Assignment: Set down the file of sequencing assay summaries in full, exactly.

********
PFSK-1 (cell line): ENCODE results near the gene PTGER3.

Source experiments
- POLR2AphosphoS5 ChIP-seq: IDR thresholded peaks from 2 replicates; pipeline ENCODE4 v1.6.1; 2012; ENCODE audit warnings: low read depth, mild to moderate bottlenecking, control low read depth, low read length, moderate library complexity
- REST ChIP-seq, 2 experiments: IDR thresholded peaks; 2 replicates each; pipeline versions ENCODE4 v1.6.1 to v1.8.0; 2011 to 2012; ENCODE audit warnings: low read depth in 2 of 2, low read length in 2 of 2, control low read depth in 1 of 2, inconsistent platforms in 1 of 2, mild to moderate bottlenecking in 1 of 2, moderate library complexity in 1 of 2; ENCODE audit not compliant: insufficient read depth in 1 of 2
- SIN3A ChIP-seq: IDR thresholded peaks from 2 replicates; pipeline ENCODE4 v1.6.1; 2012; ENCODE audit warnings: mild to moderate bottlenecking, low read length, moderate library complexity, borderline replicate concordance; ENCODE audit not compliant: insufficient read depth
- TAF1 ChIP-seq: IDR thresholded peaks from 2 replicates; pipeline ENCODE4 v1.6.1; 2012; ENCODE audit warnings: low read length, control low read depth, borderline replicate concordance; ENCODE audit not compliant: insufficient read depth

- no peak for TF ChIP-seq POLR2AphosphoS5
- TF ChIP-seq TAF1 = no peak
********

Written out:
PFSK-1 (cell line): ENCODE results near the gene PTGER3.

Source experiments
- POLR2AphosphoS5 ChIP-seq: IDR thresholded peaks from 2 replicates; pipeline ENCODE4 v1.6.1; 2012; ENCODE audit warnings: low read depth, mild to moderate bottlenecking, control low read depth, low read length, moderate library complexity
- REST ChIP-seq, 2 experiments: IDR thresholded peaks; 2 replicates each; pipeline versions ENCODE4 v1.6.1 to v1.8.0; 2011 to 2012; ENCODE audit warnings: low read depth in 2 of 2, low read length in 2 of 2, control low read depth in 1 of 2, inconsistent platforms in 1 of 2, mild to moderate bottlenecking in 1 of 2, moderate library complexity in 1 of 2; ENCODE audit not compliant: insufficient read depth in 1 of 2
- SIN3A ChIP-seq: IDR thresholded peaks from 2 replicates; pipeline ENCODE4 v1.6.1; 2012; ENCODE audit warnings: mild to moderate bottlenecking, low read length, moderate library complexity, borderline replicate concordance; ENCODE audit not compliant: insufficient read depth
- TAF1 ChIP-seq: IDR thresholded peaks from 2 replicates; pipeline ENCODE4 v1.6.1; 2012; ENCODE audit warnings: low read length, control low read depth, borderline replicate concordance; ENCODE audit not compliant: insufficient read depth

- no peak for TF ChIP-seq POLR2AphosphoS5
- TF ChIP-seq TAF1 = no peak